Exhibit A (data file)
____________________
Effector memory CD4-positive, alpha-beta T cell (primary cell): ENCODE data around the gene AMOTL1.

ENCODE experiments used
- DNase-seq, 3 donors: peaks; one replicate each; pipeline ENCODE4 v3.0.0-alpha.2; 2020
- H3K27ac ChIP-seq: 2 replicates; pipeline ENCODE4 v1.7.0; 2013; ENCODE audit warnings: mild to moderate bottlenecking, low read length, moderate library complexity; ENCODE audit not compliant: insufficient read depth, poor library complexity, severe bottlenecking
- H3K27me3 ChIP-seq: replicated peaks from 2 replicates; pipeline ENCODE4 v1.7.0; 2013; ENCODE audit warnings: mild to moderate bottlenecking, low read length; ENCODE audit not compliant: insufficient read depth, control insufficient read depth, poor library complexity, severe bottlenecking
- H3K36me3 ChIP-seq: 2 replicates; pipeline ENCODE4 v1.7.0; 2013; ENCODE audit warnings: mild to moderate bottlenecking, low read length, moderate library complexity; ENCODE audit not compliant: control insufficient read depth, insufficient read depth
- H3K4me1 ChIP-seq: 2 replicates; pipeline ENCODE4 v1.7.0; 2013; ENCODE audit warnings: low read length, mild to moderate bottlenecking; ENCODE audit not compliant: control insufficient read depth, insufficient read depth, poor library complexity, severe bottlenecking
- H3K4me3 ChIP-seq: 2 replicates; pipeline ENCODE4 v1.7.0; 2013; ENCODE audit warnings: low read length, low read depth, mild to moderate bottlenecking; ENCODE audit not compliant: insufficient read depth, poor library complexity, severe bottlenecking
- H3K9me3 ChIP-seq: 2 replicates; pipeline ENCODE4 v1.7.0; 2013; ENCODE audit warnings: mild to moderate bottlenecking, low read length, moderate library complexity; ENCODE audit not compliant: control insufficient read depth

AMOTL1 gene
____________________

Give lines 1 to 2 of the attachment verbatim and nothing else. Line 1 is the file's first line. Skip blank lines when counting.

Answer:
Effector memory CD4-positive, alpha-beta T cell (primary cell): ENCODE data around the gene AMOTL1.

ENCODE experiments used